It’s natural for rapid and constant change to be stressful, which is what led us to our next question.
What are some best practices you’ve found to help you invest in your own wellbeing?
More and more, HR professionals find themselves playing therapist, best friend, parent, and many other roles that blur the line between professional and personal relationships. While it’s critical to draw clear boundaries between appropriate and inappropriate topics of discussion at work, it’s even more important for HR teams to take the time to focus on their own wellbeing with just as much gusto as they focus on helping others.
According to Meirav, it’s “simply about making time available” for investing in yourself and your wellbeing because it can be hard to do when you’re so wrapped up in daily tasks, urgent priorities, and helping other people put out fires.
“For me, the key to reducing my stress and anxiety has been to focus on the basics,” Annie said. “I’ve really prioritized the fundamentals of good sleep, healthy eating, and regular exercise to keep my mind and body healthy. When I find myself devolving into bad habits and high levels of stress, the first thing I look to do is rest my routine. It takes a lot of self-awareness and discipline, but it works if I commit to it.”
In a similar vein, Toby emphasized that it’s critical to “keep the ‘non-negotiables,’” saying that for him, this includes “things like my weekly singing group, and ensuring I exercise during the week.”
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What everyday workplace practices can help alleviate your stress and stress across your HR organization?
Sticking to an anti-stress routine outside of the workplace is paramount to maintaining a healthy lifestyle, but work stress is called “work stress” for a reason: It happens on the job. Developing best practices to take the pressure off of yourself and your colleagues across your organization in the face of rising stress levels is key to achieving personal wellness and healthy work environments.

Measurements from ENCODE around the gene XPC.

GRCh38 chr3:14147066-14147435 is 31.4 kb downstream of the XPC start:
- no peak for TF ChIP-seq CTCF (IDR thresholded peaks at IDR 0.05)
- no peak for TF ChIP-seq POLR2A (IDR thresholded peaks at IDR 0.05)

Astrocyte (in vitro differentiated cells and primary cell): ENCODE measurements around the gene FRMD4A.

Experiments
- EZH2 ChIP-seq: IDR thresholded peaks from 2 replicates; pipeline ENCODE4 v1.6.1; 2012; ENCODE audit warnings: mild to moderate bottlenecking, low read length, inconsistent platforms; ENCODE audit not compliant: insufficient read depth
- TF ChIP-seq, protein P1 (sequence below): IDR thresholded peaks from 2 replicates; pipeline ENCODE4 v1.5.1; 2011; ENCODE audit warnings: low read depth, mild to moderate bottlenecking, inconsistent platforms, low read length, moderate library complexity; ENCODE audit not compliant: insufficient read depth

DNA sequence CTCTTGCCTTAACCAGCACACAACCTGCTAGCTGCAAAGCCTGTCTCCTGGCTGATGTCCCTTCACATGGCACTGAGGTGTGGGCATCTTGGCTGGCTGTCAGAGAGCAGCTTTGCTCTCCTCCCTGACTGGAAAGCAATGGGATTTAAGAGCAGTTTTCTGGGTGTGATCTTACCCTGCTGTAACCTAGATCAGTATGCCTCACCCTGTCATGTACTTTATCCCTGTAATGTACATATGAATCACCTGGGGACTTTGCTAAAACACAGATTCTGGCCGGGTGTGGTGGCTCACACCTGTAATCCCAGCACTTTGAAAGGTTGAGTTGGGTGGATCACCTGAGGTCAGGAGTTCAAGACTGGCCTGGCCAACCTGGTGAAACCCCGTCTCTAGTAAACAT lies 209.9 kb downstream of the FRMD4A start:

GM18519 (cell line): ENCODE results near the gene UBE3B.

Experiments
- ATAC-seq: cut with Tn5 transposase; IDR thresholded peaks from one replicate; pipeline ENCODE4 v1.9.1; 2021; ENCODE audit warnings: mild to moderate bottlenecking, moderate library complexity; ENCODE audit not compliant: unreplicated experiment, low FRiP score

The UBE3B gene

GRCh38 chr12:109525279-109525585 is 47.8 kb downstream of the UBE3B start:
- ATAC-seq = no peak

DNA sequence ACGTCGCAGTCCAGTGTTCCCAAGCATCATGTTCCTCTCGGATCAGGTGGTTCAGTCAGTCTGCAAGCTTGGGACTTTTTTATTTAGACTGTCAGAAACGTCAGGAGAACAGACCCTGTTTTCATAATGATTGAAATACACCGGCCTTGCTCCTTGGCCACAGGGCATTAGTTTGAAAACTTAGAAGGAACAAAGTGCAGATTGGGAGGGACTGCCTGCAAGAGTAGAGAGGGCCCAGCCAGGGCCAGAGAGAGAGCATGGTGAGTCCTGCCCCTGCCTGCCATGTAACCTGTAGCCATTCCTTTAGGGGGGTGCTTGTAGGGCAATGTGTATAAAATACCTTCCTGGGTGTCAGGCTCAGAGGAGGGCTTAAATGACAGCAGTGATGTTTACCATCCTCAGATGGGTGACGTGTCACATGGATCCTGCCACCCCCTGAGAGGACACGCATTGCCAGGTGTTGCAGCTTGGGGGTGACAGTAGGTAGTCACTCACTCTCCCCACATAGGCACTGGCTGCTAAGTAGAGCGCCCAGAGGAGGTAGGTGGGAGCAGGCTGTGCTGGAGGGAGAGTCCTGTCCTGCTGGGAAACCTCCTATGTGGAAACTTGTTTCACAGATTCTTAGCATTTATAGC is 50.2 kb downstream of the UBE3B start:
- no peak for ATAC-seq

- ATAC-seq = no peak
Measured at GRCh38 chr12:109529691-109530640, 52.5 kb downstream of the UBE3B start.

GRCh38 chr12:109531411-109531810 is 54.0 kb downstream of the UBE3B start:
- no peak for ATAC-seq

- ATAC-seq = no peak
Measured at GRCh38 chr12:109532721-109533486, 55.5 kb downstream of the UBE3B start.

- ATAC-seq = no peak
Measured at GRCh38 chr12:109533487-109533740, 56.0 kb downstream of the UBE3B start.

To start, one of the easiest things you can do to set boundaries and give yourself the breathing room you need is to block your calendar. “Calendar blocking is something I began doing years ago,” Annie said. “It’s an absolute must for me in managing my schedule and ensuring that I have enough time in the day to process information from the day, focus on heads-down work, and recharge between meetings.”
It’s also important to talk things out with your colleagues and your manager. “If your manager is empathetic and willing to help you cope, this can help a lot,” Meirav said.
Building on that, Toby told us that making use “of external experts to ensure we are keeping on top of trends, but without putting all the pressure on the team” is also key to lowering stress across the organization. “It’s also important to set up confidential safe spaces amongst HR team members of the same level so they can brainstorm ideas and solutions with one another.”
Emily Williams, people and culture manager at Bolt Insight, shared a story about how taking a real breather during the workday can go such a long way in relieving stress, bringing team members closer together, and building a strong company culture.
“One of my co-founders closed off his diary on a Friday afternoon just to take me out for food and tea,” she explained. “It was such a lovely gesture and I knew the impact for him was quite big. He didn’t want to talk about work, he just wanted to talk to me. It wasn’t big, but it made a big difference to me.”
It’s easy for HR people to take care of everyone else. But to give our colleagues 100 percent, we have to be at the top of our game. That’s why taking time to invest in yourself is more important than anything.
Prioritizing self-care is the key to HR wellness
In today’s world of fast turnaround, rapid change, high expectations, and lofty goals, it’s critical to allow yourself to take a break and put your own wellbeing at the top of your to-do list.
As Toby says, “HR team members are team members like any other.” Making HR wellness a priority benefits everyone in HR and every person you work with across the business. So, take a beat and dedicate a portion of each day to your health and wellbeing. This simple wellness practice is key to avoiding burnout, boosting your energy, and improving your clarity—giving you exactly what you need to do what you do best as an HR professional: helping your people thrive.